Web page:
By Trent Cotney.
If you are an employer, you know how crucial it is to understand your employees’ needs and accommodate them as much as possible. Under the Americans with Disabilities Act (ADA) and per the Equal Employment Opportunity Commission (EEOC), you are responsible for making accommodations when possible. It is not only the law; the practice is also good for worker relations and morale. But what if a requested accommodation seems unreasonable?
That was the issue in a recent case before the 10th U.S. Circuit Court of Appeals.
In Lamm vs. Devaughn James, LLC (No. 19-3167, 10th Cir. Feb. 7, 2022), an employee at a law firm was experiencing chronic anxiety and was excessively absent. In her role as a case manager, this employee was expected to work 40 hours a week so she could complete her client-facing and administrative tasks. She received 120 hours of paid time off each year, and the firm’s policy stated that being absent beyond those 120 hours could result in termination.
In 2015, she was warned about her absenteeism, but it did not exceed 120 hours. However, 2016 was a different story. She was out 133.5 days in only the first six months of that year. In May, she explained that she had been diagnosed with generalized anxiety disorder, which resulted in panic attacks. Per her therapist’s recommendation, she requested to work part-time. The firm advised her that her job required 40 hours a week. She was offered one week off without pay, but she declined that offer. On June 23, 2016, her employment was terminated by the firm.
The employee responded by suing the firm. She claimed that the firm had discriminated against her, and its actions violated the ADA. The firm made a motion for a summary judgment, and it was granted. Then the employee appealed that judgment, so the case went before the 10th Circuit.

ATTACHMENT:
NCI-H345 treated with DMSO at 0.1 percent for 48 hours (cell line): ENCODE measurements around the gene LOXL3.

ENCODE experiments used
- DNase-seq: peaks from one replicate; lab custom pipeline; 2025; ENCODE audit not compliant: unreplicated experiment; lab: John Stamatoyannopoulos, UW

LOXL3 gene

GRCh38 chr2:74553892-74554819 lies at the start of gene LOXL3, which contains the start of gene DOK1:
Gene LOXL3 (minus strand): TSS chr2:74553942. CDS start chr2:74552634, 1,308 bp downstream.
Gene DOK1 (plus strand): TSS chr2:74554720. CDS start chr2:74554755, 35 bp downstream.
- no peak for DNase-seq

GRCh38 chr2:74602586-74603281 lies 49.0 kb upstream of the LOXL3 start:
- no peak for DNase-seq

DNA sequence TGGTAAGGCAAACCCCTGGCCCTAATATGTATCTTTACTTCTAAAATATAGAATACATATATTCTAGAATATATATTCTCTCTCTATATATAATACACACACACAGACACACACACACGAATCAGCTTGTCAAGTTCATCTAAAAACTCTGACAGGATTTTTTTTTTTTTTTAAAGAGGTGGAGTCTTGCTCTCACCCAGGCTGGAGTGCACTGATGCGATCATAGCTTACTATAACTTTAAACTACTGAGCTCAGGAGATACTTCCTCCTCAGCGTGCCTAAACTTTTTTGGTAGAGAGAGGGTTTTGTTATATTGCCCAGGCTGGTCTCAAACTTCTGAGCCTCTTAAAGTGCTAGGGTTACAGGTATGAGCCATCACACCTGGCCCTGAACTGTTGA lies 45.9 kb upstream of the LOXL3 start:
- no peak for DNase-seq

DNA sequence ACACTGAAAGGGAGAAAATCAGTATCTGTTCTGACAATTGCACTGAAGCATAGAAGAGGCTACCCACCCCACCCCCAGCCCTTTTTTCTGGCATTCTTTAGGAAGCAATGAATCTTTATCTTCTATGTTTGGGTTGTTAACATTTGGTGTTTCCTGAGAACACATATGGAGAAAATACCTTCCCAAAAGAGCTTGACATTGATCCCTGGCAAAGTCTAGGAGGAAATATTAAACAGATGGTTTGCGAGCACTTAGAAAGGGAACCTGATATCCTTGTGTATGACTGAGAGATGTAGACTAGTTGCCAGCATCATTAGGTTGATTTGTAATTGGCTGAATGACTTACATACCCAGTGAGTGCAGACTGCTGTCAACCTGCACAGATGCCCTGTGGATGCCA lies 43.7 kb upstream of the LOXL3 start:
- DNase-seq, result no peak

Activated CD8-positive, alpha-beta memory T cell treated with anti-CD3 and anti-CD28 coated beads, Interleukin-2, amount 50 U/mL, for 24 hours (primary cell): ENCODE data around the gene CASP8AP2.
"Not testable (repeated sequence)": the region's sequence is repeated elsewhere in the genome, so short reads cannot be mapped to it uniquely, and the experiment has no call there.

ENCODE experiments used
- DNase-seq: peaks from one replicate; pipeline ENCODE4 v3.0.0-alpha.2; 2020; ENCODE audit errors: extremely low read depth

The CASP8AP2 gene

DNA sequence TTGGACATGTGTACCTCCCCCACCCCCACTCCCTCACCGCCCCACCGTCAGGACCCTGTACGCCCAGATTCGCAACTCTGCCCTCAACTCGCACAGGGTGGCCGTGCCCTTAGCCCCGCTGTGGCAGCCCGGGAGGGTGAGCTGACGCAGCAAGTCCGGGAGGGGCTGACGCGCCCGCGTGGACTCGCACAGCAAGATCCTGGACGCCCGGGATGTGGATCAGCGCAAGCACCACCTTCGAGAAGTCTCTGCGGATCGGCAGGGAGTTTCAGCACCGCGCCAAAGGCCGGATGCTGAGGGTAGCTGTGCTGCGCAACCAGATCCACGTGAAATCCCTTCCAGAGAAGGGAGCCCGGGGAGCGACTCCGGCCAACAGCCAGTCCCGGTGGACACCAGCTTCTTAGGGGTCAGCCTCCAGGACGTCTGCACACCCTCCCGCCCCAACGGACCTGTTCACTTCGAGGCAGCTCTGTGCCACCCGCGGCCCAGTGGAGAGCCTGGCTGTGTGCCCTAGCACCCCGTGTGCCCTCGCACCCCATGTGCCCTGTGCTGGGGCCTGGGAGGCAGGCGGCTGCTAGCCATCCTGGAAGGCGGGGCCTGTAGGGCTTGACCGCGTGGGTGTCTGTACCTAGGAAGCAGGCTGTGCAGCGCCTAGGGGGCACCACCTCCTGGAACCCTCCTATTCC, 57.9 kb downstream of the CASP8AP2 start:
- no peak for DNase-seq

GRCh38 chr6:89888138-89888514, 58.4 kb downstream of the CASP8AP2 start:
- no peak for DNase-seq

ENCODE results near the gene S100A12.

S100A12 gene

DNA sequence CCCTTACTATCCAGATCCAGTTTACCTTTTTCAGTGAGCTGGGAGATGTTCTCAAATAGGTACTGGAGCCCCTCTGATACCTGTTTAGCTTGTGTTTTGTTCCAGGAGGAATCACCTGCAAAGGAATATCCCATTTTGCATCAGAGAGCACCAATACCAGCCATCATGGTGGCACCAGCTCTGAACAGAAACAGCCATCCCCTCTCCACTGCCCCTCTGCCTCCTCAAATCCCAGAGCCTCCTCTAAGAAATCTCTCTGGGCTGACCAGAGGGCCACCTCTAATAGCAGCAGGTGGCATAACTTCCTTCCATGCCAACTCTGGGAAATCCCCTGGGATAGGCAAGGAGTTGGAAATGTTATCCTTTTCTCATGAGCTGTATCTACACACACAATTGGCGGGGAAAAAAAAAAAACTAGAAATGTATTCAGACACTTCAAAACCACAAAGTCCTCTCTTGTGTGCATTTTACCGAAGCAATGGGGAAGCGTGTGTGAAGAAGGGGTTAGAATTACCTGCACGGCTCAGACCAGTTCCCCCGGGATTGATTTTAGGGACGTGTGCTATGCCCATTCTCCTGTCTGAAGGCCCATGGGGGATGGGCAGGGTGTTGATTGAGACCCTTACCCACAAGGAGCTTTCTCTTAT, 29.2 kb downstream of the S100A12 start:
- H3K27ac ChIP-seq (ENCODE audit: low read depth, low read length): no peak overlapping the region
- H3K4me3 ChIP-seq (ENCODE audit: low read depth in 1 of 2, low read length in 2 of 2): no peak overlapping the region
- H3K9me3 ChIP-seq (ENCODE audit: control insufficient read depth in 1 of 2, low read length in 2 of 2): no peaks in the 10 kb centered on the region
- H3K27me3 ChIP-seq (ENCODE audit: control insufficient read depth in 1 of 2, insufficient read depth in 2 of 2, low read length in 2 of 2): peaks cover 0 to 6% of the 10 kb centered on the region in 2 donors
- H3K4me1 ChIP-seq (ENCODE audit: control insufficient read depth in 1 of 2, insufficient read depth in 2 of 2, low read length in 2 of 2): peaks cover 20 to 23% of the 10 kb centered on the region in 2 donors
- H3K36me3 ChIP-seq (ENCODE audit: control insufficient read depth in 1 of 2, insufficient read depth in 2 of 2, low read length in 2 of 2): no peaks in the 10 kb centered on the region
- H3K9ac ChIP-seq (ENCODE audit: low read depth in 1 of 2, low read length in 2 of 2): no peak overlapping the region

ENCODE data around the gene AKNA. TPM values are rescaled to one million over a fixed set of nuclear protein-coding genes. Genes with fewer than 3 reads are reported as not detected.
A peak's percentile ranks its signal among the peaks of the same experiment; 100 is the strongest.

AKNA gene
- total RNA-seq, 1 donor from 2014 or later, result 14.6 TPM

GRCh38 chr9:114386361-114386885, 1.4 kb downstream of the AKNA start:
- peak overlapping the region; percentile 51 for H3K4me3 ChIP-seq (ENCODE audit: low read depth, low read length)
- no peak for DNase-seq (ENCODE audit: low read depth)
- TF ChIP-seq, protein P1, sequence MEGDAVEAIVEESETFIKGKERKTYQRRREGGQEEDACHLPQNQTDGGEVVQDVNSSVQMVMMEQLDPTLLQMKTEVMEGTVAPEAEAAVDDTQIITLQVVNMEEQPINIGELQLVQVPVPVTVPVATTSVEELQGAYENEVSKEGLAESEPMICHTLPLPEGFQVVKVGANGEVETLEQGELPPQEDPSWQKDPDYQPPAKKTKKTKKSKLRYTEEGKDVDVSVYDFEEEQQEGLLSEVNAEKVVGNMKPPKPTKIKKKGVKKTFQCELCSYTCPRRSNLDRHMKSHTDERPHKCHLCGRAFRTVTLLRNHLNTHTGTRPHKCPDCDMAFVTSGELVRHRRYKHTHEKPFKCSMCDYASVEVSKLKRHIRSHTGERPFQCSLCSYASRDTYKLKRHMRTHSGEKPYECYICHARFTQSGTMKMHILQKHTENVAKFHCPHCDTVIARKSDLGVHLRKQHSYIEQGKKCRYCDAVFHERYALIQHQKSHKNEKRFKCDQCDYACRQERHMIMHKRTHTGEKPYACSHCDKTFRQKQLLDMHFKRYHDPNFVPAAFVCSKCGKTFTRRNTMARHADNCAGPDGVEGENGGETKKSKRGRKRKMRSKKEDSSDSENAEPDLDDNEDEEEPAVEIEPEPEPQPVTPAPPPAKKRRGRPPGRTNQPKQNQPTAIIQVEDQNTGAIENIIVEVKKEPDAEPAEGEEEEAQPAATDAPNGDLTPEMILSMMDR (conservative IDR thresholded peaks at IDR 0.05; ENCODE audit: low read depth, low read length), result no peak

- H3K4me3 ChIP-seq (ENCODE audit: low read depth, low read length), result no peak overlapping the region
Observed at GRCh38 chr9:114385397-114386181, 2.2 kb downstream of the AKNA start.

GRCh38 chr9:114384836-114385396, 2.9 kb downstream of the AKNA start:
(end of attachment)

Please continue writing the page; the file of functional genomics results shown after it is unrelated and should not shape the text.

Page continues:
The court ruled that the firm was justified in terminating the employee because she was unqualified for the role. This decision was based on two issues: 1) if the employee could perform the essential functions of her job, and 2) if there was a reasonable accommodation that would help the employee perform her job functions. Based on those factors, the court determined that the employee was not qualified for her role. Her job required regular, predictable attendance, so her excessive absenteeism prevented her from being successful. Further, the part-time employment accommodation was seen as unreasonable since it would not enable her to perform the necessary job functions.
In addition, the court stated that since the firm warned her about her absences and offered an unpaid week off, termination was warranted. Therefore, there was no evidence of discrimination, and the firm was not required to make further accommodations.
The results of this case are of interest to all employers. The court ruled that the part-time employment request was not a reasonable accommodation. However, you should use caution before terminating an employee with similar circumstances. Take the time to carefully evaluate the situation in question and determine if there are reasonable accommodations you can make. To protect your company, it is critical that you follow the requirements of the ADA and EEOC.
If you are facing a similar employee issue, you may benefit from legal advice. An experienced labor attorney can help you understand when termination is justified and when you need to make other accommodations.
The information contained in this article is for general educational information only. This information does not constitute legal advice, is not intended to constitute legal advice, nor should it be relied upon as legal advice for your specific factual pattern or situation.
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